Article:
Computer-aided design and construction methods will change the composition of architecture in the same way that new recording techniques have changed music. This is the underlying principle of a study for which Sang Lee (TU Delft) has been awarded his doctorate. He wonders what we will gain by this development and what we will lose.

In the last century, many creative processes have changed as a result of advances in technology. For example, recording technology ensured that listening to music was no longer a special, one-off event, like attending a concert.  As a result, musicians started making music in the studio for records and later for the iTunes store. “The same thing is happening in architecture, due to the arrival of digital modelling and other computer-aided tools,” says Lee. “And this comes at the expense of the versatility in our field. Instead of really designing, we now produce pictures.” Just as the sound of a violin produced by a synthesizer cannot match the same rich tone of a Stradivarius, a computer-aided design cannot replace the rich material experience, says Lee.

The PhD candidate and assistant professor in the Department of Public Building observes that there has been tremendous technological progress in the composition and modelling of buildings in the last four decades. He follows the technological developments in both disciplines in his thesis 'Architecture in the Age of Apparatus-Centric Culture'. With the advent of computers and design software, architecture increasingly became the domain of software programmers. It is a small step from there to the serial design and production of buildings, particularly if a computer-generated design can be produced by a 3D printer in the future.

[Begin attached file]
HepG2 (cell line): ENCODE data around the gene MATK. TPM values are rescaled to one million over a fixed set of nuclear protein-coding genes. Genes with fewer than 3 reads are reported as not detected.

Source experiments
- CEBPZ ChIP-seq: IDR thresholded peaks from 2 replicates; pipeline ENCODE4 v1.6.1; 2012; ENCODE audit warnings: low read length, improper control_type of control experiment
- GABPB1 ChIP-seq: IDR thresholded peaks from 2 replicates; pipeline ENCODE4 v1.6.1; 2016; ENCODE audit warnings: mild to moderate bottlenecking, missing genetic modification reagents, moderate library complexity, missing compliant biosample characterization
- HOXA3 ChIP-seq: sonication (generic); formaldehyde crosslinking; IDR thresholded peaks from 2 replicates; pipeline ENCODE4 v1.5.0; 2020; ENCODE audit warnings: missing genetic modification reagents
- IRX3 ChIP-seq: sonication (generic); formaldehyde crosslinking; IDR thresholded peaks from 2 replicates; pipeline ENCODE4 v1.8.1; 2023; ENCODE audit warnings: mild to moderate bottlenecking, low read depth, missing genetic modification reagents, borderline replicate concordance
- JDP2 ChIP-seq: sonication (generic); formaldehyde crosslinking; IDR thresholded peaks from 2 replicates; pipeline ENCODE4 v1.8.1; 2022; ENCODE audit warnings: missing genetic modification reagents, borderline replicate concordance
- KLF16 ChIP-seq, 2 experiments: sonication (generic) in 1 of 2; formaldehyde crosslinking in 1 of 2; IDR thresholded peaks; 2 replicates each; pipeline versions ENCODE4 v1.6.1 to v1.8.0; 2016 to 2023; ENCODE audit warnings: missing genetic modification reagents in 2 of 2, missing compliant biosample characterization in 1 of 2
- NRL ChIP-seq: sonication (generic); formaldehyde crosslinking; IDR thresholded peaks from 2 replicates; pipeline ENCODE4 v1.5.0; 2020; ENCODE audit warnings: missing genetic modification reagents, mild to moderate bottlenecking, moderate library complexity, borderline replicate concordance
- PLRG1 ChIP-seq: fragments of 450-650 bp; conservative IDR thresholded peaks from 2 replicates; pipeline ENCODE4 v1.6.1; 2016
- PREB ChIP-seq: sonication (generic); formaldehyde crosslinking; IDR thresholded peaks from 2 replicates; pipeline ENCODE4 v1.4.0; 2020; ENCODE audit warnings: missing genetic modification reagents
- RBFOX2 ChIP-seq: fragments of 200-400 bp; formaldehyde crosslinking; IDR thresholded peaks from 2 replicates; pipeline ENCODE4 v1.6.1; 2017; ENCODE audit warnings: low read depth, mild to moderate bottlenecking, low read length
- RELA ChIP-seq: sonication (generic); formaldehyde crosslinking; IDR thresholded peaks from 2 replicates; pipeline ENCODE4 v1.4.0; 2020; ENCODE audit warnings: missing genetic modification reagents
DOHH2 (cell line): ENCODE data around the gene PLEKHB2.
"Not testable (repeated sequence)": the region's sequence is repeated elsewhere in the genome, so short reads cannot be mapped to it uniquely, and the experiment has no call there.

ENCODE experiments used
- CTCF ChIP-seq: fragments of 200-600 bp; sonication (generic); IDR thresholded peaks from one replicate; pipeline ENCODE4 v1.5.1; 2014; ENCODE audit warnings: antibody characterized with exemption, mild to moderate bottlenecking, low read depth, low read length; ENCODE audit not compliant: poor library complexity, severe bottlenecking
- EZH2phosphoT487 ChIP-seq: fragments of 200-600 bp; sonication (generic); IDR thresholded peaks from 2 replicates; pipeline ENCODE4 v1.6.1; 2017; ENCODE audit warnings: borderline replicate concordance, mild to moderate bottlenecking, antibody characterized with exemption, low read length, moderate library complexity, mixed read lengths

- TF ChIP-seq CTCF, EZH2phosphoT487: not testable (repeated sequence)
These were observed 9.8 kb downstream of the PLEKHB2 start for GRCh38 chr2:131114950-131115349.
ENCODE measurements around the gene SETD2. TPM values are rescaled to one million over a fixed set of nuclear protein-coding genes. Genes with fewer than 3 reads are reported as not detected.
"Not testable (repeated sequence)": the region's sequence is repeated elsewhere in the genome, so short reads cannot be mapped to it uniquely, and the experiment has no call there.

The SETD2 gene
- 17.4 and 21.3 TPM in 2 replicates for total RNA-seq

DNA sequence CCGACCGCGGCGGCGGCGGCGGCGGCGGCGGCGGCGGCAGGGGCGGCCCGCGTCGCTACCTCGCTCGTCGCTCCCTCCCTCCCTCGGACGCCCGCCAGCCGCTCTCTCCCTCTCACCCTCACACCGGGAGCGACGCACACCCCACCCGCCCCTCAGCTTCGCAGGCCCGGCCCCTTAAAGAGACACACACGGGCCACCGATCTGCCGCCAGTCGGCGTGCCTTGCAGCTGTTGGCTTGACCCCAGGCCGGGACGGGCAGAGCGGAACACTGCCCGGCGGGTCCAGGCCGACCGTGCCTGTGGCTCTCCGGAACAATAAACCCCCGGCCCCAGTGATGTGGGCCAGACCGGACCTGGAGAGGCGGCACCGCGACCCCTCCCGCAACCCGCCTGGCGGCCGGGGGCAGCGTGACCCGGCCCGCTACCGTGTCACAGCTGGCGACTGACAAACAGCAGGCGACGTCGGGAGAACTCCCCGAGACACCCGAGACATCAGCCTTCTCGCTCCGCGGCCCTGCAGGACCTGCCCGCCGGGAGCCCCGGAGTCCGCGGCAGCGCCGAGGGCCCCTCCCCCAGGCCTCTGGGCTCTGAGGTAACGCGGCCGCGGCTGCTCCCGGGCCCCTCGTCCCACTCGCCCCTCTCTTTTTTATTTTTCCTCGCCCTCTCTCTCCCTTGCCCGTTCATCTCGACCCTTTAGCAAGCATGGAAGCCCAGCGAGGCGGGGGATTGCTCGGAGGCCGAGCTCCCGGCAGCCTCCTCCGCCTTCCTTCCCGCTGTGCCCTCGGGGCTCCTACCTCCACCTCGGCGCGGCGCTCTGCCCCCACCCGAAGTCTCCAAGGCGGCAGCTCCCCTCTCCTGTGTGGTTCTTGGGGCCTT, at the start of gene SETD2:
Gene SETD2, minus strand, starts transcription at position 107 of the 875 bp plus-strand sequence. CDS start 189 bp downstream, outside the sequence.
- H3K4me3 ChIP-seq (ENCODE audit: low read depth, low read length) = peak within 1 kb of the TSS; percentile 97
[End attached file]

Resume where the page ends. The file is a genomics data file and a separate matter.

Is that a good development? Not necessarily, believes Lee. “For example: a composition may be boring from a formalist point of view, yet it can become interesting and richly variegated through the varied use of materials and craftsmanship. This cannot be achieved with a hypothetical 3D-printed building, because it does not offer the material richness we expect from architecture."

Whereas a living environment for humans was previously created by humans – architects and builders – this will be done by machines in the future, according to the logic of the machines and their coding. The costs of building such a home may be significantly lower than those of a house built with craftsmanship, but Lee has his doubts as to whether such a house could provide the same level of comfort. The house simply becomes an industrial product, an appliance. He draws a comparison to the ‘Orgasmatron’ in Woody Allen's film Sleeper. Lee: “We feel  as if we are having sex, without actually having it.” In such a future scenario, we can have ready-made buildings produced by a machine.

Lee thinks the essence of what architecture is may have changed fundamentally. And that is something we could live to regret. “A hundred years ago, New York City decided to promote the car in order to rid the city of pollution caused by horse manure.  But now we regret this because there are too many cars.”

Published: February 2014